North Carolina Gov. Pat McCrory wants a federal court to throw out a lawsuit against his restrictive voting measure–but he isn’t offering a reason why. McCrory, a Republican, also is telling a top Democratic state official to keep quiet about his opposition to the controversial law.
The fate of the legal challenge to North Carolina’s voting law could offer a key indicator of whether existing protections are strong enough to stop the rash of GOP efforts to make voting more difficult, now that the Supreme Court has invalidated a key part of the Voting Rights Act.
On Monday, McCrory and the state board of elections issued a formal response to an NAACP suit filed in August against North Carolina’s law. McCrory's filing asked a federal court to dismiss the suit, but made no attempt to rebut the lawsuit’s claims or explain why the law is needed. Instead, it simply repeated multiple times that the governor and the board of elections “deny the allegations” contained in the suit.
The bare-bones approach is likely an effort by the governor’s legal team to avoid tipping its hand before going to court. But voting-rights advocates seized on the filing to press their case against the law.
“It is telling that, in all 20 pages of North Carolina’s answer to our lawsuit challenging this onerous voter suppression law, the state not only failed to present anything new, but they also offered no justification for the measure,” Penda Hair, the co-director of The Advancement Project, which worked with the NAACP to bring the lawsuit, said in a statement issued Monday afternoon. “Instead their response is to simply say that our case should be dismissed, and that we should be sent away. Unfortunately for Gov. McCrory and his allies in the General Assembly, that is not going to happen.”
The Republican-backed law, signed by McCrory over the summer, is perhaps the nation’s most restrictive. In addition to requiring a narrow range of state-issued photo IDs, it cuts back on early voting, ends same-day voter registration, and scraps a popular pre-registration program for high-school students, among other provisions.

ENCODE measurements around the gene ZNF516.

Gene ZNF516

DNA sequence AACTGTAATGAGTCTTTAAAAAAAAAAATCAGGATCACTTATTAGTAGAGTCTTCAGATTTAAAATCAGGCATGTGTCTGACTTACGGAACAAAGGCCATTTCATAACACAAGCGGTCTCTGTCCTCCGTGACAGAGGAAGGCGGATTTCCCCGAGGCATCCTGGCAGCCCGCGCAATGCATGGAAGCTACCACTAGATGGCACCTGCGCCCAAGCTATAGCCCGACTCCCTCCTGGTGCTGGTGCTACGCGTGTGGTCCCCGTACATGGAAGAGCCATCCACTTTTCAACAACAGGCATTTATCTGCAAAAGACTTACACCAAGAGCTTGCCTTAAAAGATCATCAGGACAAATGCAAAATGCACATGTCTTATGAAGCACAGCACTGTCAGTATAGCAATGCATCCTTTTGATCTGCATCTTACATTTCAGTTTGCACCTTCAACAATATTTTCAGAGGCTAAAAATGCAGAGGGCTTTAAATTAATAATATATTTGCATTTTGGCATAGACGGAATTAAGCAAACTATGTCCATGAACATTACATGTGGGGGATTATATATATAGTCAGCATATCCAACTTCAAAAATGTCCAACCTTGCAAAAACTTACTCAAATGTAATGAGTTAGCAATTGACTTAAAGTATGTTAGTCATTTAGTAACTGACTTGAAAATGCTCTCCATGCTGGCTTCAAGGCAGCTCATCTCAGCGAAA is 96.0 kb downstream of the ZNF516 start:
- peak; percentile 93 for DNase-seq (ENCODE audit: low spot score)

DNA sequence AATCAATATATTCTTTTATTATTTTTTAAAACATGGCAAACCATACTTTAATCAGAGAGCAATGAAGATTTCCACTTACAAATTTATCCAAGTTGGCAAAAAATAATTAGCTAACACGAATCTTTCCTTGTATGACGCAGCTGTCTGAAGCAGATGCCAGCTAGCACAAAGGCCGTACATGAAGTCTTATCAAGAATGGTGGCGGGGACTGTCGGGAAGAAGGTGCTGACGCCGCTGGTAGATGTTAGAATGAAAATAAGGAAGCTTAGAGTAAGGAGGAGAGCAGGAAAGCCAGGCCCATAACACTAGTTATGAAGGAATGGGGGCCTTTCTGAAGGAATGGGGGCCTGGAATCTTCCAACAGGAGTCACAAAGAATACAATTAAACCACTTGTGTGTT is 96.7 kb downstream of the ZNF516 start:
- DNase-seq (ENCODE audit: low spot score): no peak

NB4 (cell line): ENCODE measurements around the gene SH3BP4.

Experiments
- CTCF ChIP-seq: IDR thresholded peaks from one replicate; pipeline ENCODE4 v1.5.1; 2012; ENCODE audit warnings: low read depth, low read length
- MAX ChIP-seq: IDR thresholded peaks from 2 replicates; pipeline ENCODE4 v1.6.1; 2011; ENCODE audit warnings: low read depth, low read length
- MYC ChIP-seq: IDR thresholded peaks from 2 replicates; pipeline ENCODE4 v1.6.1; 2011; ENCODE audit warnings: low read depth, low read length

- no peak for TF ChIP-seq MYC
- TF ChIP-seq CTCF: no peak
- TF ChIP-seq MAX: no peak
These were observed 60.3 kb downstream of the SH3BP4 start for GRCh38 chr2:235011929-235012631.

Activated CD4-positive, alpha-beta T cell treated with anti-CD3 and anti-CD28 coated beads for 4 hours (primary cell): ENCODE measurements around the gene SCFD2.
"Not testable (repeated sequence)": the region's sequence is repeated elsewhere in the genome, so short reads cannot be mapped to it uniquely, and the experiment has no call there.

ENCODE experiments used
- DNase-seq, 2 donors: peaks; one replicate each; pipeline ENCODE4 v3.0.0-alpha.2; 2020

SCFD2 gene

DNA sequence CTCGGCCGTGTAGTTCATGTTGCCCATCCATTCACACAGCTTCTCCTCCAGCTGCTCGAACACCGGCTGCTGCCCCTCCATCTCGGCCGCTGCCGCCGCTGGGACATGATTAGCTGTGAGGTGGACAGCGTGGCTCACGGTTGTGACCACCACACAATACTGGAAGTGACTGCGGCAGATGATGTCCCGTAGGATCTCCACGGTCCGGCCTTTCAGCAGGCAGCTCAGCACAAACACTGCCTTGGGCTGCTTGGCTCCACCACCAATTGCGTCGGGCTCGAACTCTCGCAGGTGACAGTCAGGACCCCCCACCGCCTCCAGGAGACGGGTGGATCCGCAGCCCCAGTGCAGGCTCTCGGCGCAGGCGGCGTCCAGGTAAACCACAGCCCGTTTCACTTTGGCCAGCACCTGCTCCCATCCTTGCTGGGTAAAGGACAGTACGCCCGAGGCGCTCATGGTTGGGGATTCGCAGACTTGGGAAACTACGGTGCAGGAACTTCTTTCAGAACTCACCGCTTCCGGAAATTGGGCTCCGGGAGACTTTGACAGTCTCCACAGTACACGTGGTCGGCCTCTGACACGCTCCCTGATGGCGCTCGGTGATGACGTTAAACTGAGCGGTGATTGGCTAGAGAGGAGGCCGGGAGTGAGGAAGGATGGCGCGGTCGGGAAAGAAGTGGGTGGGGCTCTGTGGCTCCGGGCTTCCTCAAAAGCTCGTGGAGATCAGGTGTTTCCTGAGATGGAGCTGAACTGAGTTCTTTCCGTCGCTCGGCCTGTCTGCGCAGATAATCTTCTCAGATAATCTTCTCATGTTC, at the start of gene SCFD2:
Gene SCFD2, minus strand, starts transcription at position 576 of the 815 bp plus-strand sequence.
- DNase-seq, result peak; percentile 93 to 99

Lawsuits filed by the NAACP and the U.S. Justice Department allege that the law violates Section 2 of the Voting Rights Act. Section 2 doesn’t require proof of intentional racial discrimination, as some commentary around the case, and a similar challenge to Texas' voter ID law, has assumed. Rather, it requires proof that the law has a discriminatory result—that is, that it makes it harder for racial minorities than whites to vote—a much easier lift for the plaintiffs. They note that in North Carolina and elsewhere, blacks are far more likely than whites to lack a photo ID, and to take advantage of early voting and same-day registration.
“It’s written almost with surgical precision to go after voters of color,” Hair told reporters on a conference call Monday, referring to North Carolina's law.
Still, the NAACP lawsuit also alleges that the law violates the 14th and 15th Amendments to the Constitution by intentionally discriminating against minorities. It notes that Republicans were aware of evidence that the law would make voting harder for minorities but went ahead anyway. That kind of prior knowledge is often used in such cases to establish intent, Hair said Monday.
Despite his abbreviated response in court, McCrory isn't staying quiet about his support for the law. In comments made during an appearance at the conservative Heritage Foundation Monday, he argued that his state still makes voting easier than many others.
“New York does not have early voting. North Carolina does,” McCrory said. “And I notice Eric Holder is not suing the state of New York.”
McCrory also took a shot at Roy Cooper, the state’s Democratic Attorney General. Cooper, seen as a potential candidate for governor in 2016, has spoken out recently about the law, but said he’ll defend it in court, as his position requires.
“He can have his personal opinion but as a lawyer he should not publicize your personal opinion if you're going to be defending the people who are promoting this commonsense law," McCrory said of Cooper. "Good lawyers don't do that."
A PPP poll in August found just 39% of North Carolinians favor the voting law, with 50% opposed.
Additional reporting by Suzy Khimm